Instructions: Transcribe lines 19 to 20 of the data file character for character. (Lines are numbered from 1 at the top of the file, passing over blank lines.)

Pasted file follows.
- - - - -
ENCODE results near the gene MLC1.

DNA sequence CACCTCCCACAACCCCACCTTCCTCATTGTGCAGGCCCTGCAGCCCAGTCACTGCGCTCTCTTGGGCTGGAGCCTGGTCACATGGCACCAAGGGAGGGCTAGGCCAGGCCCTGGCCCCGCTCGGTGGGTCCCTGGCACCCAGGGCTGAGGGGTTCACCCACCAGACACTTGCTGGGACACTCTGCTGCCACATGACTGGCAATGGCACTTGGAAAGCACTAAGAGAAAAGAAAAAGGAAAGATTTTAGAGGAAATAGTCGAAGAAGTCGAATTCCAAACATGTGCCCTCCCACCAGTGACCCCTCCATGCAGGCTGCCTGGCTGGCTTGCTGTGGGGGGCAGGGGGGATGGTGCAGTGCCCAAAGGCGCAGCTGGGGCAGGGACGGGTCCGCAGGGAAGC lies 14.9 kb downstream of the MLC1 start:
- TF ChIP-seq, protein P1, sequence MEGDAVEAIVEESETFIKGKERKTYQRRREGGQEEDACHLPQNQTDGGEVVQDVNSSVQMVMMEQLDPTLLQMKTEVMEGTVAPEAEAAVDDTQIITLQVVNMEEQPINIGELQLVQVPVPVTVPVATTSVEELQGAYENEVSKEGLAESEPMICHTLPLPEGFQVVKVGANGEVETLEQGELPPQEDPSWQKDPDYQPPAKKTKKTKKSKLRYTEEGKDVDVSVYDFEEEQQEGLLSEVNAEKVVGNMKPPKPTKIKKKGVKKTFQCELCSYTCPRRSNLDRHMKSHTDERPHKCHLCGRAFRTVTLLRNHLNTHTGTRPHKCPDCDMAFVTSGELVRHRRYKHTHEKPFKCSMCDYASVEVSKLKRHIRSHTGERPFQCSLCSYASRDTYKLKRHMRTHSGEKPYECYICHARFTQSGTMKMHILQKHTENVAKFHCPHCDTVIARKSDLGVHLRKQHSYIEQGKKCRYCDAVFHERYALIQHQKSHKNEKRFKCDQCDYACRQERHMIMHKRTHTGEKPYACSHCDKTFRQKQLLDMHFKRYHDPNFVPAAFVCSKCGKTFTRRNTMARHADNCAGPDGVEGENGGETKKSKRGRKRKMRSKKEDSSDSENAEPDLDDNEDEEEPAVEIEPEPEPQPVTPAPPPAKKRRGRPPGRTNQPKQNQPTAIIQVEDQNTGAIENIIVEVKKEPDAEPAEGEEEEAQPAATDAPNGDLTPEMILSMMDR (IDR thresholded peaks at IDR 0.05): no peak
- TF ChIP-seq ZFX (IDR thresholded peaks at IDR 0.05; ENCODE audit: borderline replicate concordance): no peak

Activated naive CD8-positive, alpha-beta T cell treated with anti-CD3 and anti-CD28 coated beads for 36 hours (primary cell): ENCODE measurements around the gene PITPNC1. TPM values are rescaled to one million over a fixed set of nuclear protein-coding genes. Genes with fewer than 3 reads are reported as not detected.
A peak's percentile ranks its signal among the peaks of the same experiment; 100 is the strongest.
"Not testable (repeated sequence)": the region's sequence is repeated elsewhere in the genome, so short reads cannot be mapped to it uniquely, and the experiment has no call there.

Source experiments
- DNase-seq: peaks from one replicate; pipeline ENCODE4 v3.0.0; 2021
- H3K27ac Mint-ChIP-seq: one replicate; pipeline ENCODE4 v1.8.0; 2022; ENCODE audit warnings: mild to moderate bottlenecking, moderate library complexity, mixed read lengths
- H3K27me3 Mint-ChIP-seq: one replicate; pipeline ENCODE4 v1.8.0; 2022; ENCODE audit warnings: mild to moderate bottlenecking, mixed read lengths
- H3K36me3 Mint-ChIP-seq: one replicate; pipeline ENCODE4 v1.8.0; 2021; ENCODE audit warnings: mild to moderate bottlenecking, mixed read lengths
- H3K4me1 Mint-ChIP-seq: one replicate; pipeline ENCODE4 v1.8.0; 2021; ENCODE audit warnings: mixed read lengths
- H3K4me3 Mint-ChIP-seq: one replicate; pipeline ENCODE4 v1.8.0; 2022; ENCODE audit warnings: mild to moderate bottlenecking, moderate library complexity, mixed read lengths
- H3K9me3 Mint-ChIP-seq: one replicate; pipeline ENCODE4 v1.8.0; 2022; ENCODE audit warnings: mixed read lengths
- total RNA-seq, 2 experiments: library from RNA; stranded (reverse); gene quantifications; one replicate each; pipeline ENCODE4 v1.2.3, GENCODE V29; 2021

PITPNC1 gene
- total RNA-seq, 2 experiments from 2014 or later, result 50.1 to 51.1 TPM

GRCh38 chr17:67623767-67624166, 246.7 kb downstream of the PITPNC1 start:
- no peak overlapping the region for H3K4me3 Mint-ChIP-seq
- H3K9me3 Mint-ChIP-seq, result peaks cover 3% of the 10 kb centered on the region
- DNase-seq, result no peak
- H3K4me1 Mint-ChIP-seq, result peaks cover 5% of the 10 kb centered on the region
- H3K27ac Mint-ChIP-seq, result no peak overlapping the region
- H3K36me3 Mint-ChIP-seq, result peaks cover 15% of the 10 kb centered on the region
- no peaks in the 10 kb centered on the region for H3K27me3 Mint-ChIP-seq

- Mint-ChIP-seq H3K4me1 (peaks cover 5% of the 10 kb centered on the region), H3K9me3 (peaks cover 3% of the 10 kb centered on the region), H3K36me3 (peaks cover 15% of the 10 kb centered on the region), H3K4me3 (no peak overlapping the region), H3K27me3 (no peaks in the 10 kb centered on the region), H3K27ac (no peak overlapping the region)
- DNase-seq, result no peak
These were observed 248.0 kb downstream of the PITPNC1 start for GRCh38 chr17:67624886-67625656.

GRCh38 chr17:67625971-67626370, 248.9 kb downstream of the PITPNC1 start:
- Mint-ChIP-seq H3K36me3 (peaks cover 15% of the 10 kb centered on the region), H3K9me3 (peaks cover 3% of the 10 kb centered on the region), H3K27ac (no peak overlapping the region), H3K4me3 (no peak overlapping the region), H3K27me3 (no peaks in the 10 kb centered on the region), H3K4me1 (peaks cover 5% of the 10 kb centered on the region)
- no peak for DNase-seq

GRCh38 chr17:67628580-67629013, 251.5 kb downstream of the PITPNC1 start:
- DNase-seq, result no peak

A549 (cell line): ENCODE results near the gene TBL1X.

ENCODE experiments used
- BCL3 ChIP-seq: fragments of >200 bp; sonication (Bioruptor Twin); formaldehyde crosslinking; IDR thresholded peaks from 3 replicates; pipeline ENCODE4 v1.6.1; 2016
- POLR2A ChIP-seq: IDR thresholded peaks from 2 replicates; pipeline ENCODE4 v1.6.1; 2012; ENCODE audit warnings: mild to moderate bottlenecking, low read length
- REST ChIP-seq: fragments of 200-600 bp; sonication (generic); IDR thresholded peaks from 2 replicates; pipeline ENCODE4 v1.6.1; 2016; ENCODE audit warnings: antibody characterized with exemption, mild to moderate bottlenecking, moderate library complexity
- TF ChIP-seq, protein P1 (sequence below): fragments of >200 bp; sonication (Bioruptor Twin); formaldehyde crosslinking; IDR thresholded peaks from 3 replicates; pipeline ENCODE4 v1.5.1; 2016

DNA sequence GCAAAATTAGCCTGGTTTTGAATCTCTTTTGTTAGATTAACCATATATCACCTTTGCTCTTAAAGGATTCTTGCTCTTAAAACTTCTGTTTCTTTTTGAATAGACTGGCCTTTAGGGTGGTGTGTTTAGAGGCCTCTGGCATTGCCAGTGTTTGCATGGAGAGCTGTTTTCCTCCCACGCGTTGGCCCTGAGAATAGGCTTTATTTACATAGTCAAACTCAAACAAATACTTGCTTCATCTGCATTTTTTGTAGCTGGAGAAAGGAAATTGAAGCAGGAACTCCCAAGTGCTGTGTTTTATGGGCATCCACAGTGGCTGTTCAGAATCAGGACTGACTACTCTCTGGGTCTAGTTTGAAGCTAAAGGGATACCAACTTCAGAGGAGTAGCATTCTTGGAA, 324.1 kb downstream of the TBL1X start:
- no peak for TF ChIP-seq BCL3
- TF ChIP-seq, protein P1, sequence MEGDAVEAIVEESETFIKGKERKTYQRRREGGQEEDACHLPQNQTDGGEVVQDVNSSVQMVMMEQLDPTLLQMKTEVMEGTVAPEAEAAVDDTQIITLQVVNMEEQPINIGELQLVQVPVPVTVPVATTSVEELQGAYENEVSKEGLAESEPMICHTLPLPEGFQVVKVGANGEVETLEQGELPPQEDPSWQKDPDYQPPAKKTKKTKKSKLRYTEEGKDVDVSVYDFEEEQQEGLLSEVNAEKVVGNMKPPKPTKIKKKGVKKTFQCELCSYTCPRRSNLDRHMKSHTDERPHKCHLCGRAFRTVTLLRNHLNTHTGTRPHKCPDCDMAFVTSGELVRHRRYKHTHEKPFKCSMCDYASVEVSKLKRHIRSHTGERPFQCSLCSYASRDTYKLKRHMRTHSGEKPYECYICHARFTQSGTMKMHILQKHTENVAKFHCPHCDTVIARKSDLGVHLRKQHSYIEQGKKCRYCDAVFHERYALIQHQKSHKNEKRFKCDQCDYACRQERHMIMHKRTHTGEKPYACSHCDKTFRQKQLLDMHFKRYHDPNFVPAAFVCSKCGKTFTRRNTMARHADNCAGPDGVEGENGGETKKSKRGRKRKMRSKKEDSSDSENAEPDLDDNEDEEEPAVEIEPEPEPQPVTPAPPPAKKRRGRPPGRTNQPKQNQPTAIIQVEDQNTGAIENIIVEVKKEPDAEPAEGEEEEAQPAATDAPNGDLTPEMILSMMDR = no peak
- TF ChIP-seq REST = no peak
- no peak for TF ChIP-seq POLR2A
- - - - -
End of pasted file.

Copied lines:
GRCh38 chr17:67623767-67624166, 246.7 kb downstream of the PITPNC1 start:
- no peak overlapping the region for H3K4me3 Mint-ChIP-seq